Autism affects motor skills, study indicates
February 14, 2012
By Beth Miller
Children with autism often have problems developing motor skills, such as running, throwing a ball or even learning how to write. But scientists have not known whether those difficulties run in families or are linked to autism. New research at Washington University School of Medicine in St. Louis points to autism as the culprit.
A child places shapes on a pegboard. Researchers from Washington University School of Medicine in St. Louis used activities such as this to measure motor skills in children with autism.
Their findings were reported in the journal Autism.
“From our results, it looks like motor impairments may be part of the autism diagnosis, rather than a trait genetically carried in the family,” says lead author Claudia List Hilton, PhD, assistant professor in occupational therapy and an instructor in psychiatry. “That suggests that motor impairments are a core characteristic of the diagnosis.”
The researchers studied 144 children from 67 families in which at least one child had a diagnosis of autism spectrum disorder as well as at least one biological sibling in the same age group. Of the children families, there were 29 in which two had an autism spectrum disorder, including six identical twins; and 48 in which only one child had an autism spectrum disorder.
The children were observed performing a range of motor skills, including placing pegs in a pegboard, cutting with scissors, copying forms, imitating movements, running, throwing a ball and doing push-ups. Researchers used a standardized measure of motor proficiency widely used in children with disabilities that measures fine manual control, manual coordination, body coordination and strength and agility.
The Washington University study is the first to evaluate motor impairments in children with autism spectrum disorder and their siblings who don’t have the disorder.
Hilton, along with co-author John Constantino, MD, and their team also studied the link between motor impairment and the severity of the autism spectrum disorder.
Testing showed that 83 percent of children with autism spectrum disorder were below average in motor skills. Their siblings without an autism spectrum disorder generally scored in the normal range, with only 6 percent below average.
In addition, identical twin pairs had very similar scores. Non-twin siblings who each had autism spectrum disorder also had similar scores. And siblings in which one child had an autism spectrum disorder and one didn’t had very different scores.
“The data suggests that genes play a role in the motor impairments observed in those with autism spectrum disorder,” Hilton says. “This is further evidence that autism spectrum disorder is a largely genetic disorder.”
“It’s possible that developmental processes in the brain which give rise to motor coordination and social responsiveness are shared by both systems,” says co-investigator Constantino, the Blanche F. Ittleson Professor of Psychiatry and Pediatrics and director of the William Greenleaf Eliot Division of Child and Adolescent Psychiatry at Washington University. “This could explain their association in autism and provide new ideas about intervention strategies to help affected children, such as innovative methods for promoting motor development.”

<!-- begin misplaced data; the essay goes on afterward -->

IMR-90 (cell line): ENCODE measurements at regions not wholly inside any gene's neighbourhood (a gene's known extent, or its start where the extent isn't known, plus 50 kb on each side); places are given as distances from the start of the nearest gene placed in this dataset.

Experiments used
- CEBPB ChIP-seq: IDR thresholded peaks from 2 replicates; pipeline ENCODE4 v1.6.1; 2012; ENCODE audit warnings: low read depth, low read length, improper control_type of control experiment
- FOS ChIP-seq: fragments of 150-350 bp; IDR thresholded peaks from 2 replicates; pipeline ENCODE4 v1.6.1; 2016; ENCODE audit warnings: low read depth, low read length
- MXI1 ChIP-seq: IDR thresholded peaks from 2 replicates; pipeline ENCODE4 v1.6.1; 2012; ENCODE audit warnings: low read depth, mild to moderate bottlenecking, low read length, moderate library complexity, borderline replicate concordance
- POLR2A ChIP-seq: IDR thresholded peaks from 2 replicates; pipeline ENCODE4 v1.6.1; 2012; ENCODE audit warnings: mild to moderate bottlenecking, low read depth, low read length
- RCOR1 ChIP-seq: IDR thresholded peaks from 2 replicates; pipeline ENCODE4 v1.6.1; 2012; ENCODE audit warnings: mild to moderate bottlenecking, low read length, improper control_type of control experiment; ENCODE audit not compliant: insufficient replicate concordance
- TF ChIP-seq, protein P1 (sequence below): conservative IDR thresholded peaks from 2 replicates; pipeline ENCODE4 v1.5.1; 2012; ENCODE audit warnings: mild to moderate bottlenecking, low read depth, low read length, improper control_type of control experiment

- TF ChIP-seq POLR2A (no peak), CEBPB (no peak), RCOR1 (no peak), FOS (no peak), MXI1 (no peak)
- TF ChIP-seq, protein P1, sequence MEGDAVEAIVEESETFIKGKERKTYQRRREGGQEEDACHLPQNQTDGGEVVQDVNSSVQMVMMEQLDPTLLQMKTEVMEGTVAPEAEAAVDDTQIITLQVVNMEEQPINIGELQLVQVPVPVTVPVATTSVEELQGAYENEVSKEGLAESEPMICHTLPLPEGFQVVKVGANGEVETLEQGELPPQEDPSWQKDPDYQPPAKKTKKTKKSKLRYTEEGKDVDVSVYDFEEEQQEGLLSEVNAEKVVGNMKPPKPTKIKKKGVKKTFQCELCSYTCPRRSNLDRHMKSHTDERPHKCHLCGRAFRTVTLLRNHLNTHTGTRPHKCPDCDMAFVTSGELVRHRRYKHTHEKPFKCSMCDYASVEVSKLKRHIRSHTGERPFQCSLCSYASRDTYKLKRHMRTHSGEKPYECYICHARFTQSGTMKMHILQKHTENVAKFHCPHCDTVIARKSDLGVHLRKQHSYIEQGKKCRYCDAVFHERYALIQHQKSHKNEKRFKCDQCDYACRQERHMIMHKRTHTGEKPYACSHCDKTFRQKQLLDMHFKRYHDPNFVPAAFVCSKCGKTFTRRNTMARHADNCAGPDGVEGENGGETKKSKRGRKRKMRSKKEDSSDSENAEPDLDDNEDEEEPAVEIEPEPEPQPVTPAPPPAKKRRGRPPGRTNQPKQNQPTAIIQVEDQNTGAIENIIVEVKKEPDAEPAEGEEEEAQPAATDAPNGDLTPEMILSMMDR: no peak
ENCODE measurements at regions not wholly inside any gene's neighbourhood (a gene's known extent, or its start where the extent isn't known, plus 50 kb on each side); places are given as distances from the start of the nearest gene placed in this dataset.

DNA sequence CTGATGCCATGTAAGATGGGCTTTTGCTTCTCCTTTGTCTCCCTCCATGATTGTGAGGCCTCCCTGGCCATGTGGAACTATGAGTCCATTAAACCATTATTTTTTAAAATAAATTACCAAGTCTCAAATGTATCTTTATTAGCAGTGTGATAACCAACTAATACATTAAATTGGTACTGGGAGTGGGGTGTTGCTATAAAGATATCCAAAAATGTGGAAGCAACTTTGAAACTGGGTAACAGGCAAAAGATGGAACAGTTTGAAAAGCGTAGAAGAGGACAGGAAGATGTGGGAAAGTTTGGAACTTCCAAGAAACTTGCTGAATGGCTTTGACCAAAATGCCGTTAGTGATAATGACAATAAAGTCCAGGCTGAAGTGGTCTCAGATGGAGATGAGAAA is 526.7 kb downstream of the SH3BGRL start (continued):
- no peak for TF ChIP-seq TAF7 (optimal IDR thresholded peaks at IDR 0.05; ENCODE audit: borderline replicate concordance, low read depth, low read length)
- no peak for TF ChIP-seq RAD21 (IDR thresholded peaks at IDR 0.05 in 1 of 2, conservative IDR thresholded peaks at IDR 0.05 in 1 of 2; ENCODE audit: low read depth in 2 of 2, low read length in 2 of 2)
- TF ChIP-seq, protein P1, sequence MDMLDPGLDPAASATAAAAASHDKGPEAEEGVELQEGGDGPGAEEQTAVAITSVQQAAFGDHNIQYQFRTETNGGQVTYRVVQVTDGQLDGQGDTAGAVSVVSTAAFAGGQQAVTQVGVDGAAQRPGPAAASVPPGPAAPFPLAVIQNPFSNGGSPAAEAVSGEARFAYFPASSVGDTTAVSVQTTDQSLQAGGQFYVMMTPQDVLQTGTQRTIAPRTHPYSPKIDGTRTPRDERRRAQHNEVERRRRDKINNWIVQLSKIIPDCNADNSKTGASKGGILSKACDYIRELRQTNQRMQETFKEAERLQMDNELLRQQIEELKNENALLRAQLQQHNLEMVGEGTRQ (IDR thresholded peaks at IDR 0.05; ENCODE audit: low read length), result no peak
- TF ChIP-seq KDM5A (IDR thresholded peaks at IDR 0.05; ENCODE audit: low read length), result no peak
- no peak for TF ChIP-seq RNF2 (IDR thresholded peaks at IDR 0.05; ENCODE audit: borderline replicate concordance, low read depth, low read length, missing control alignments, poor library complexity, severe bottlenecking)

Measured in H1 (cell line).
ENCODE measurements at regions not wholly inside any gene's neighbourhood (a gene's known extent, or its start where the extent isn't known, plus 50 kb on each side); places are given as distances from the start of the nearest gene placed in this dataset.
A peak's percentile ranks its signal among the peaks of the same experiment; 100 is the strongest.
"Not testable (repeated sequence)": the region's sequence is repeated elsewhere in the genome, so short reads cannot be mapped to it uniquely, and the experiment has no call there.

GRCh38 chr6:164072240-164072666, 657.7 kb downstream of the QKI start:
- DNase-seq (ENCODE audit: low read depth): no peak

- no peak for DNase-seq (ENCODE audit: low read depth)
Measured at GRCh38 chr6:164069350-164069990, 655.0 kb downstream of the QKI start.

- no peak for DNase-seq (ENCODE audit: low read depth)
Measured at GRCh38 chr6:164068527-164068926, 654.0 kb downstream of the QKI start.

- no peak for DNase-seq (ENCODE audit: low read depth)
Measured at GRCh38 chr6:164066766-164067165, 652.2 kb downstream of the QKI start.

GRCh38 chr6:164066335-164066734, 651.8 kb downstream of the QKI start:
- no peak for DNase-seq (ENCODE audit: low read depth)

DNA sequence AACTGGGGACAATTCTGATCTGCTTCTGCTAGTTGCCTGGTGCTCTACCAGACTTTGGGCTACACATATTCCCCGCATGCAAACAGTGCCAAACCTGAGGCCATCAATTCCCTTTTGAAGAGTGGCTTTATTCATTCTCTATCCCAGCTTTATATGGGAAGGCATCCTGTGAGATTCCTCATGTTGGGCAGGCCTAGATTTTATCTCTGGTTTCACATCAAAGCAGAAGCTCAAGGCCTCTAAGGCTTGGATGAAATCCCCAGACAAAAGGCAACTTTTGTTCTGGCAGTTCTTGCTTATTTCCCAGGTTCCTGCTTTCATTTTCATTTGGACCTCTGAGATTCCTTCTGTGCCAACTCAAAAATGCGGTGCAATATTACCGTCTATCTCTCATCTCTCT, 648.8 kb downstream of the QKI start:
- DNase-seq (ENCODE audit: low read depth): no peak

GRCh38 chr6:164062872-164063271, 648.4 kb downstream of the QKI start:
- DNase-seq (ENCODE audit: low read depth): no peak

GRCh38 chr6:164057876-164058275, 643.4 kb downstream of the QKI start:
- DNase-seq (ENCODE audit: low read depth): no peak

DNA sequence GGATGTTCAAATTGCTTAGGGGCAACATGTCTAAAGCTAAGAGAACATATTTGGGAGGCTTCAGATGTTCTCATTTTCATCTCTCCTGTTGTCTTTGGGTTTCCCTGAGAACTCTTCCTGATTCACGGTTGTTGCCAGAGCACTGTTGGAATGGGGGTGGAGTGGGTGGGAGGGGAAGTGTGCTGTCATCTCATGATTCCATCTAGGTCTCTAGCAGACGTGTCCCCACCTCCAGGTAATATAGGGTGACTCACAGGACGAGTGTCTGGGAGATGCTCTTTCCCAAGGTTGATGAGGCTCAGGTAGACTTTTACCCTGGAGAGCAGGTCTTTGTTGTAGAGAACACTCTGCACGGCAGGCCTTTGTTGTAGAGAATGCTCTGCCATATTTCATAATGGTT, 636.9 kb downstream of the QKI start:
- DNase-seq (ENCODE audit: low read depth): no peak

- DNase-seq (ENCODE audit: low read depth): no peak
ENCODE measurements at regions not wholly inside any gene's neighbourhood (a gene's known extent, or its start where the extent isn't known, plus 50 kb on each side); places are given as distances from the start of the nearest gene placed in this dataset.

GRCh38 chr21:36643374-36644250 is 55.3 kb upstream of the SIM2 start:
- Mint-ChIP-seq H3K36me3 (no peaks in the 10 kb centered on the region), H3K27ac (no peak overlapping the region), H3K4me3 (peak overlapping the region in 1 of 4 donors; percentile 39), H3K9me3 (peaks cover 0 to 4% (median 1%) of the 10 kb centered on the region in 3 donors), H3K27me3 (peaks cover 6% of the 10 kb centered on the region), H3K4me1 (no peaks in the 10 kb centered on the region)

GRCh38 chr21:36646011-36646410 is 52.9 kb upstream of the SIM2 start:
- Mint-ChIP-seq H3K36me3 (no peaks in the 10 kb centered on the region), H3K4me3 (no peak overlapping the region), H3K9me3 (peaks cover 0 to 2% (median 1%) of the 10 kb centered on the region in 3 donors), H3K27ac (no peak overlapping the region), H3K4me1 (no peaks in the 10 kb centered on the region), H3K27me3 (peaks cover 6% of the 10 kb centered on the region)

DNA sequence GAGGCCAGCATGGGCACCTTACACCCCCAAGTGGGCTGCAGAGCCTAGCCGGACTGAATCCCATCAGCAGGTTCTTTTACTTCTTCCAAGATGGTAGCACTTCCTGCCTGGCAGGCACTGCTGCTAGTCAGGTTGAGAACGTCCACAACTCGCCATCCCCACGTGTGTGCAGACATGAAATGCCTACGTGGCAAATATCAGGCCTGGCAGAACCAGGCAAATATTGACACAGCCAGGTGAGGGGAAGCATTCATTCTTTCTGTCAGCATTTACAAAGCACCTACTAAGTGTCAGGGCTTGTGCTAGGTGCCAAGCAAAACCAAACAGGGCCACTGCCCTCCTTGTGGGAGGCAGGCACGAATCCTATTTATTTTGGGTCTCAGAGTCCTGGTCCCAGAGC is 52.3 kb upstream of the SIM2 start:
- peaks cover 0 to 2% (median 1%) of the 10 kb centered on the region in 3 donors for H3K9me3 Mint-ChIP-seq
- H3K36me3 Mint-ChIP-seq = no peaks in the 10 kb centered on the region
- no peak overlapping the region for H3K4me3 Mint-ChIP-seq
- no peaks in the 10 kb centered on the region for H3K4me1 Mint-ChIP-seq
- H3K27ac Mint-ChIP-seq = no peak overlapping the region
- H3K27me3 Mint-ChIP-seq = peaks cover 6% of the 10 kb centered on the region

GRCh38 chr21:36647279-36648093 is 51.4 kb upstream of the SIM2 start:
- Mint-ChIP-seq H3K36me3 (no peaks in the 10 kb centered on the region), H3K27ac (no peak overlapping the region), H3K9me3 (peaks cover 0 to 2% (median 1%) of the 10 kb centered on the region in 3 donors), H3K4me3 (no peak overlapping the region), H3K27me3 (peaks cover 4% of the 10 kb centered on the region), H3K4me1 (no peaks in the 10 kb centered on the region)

In addition, the study showed that the lower motor proficiency score in children with an autism spectrum disorder, the greater the degree of social impairment and severity of the disorder.
“Kids who have difficulty with motor skills might have trouble with what we think are simple things like brushing their teeth, buttoning, snapping or starting a zipper – things that are so basic to being independent, but would cause other problems at school,” Hilton says. “They would need to have an aide or someone helping them, and that would set them off as different from the other kids.”
These impairments can lead to bigger problems later on, Hilton says.
“Some kids aren’t socially aware enough that it bothers them, but others are aware, and they feel bad about themselves,” she says. “They may have low self-esteem, so even if they have delays only in the motor skills, there is a lot of impact on their well being into adulthood.”
Washington University School of Medicine’s 2,100 employed and volunteer faculty physicians also are the medical staff of Barnes-Jewish and St. Louis Children’s hospitals. The School of Medicine is one of the leading medical research, teaching and patient care institutions in the nation, currently ranked fourth in the nation by U.S. News & World Report. Through its affiliations with Barnes-Jewish and St. Louis Children’s hospitals, the School of Medicine is linked to BJC HealthCare.
Hilton CL, Zhang Y, White, MR, Klohr CL, Constantino J. Motor impairment in sibling pairs concordant and discordant for autism spectrum disorders. Autism. Published Jan. 18, 2012.